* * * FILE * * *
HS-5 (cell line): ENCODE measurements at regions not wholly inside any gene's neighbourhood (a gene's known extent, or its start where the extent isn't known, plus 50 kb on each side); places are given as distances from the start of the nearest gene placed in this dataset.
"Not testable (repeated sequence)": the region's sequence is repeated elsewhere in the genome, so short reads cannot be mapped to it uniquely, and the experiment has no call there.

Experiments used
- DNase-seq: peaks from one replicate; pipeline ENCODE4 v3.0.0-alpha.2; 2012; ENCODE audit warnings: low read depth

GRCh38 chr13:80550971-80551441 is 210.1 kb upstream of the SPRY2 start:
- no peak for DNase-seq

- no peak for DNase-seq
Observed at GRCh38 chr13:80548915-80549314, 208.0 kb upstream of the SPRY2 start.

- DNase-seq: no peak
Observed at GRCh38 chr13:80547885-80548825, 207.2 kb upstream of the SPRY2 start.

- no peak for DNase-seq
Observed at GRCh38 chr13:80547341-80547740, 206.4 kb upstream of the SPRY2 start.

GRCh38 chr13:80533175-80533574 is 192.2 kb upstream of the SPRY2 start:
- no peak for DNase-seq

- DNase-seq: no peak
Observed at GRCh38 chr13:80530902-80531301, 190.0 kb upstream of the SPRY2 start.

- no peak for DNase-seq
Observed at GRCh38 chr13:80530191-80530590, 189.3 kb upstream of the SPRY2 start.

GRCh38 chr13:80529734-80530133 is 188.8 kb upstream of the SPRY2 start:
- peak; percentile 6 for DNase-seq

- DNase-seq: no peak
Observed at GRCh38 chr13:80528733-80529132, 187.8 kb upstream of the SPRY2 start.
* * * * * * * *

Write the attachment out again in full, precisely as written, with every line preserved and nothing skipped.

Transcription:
HS-5 (cell line): ENCODE measurements at regions not wholly inside any gene's neighbourhood (a gene's known extent, or its start where the extent isn't known, plus 50 kb on each side); places are given as distances from the start of the nearest gene placed in this dataset.
"Not testable (repeated sequence)": the region's sequence is repeated elsewhere in the genome, so short reads cannot be mapped to it uniquely, and the experiment has no call there.

Experiments used
- DNase-seq: peaks from one replicate; pipeline ENCODE4 v3.0.0-alpha.2; 2012; ENCODE audit warnings: low read depth

GRCh38 chr13:80550971-80551441 is 210.1 kb upstream of the SPRY2 start:
- no peak for DNase-seq

- no peak for DNase-seq
Observed at GRCh38 chr13:80548915-80549314, 208.0 kb upstream of the SPRY2 start.

- DNase-seq: no peak
Observed at GRCh38 chr13:80547885-80548825, 207.2 kb upstream of the SPRY2 start.

- no peak for DNase-seq
Observed at GRCh38 chr13:80547341-80547740, 206.4 kb upstream of the SPRY2 start.

GRCh38 chr13:80533175-80533574 is 192.2 kb upstream of the SPRY2 start:
- no peak for DNase-seq

- DNase-seq: no peak
Observed at GRCh38 chr13:80530902-80531301, 190.0 kb upstream of the SPRY2 start.

- no peak for DNase-seq
Observed at GRCh38 chr13:80530191-80530590, 189.3 kb upstream of the SPRY2 start.

GRCh38 chr13:80529734-80530133 is 188.8 kb upstream of the SPRY2 start:
- peak; percentile 6 for DNase-seq

- DNase-seq: no peak
Observed at GRCh38 chr13:80528733-80529132, 187.8 kb upstream of the SPRY2 start.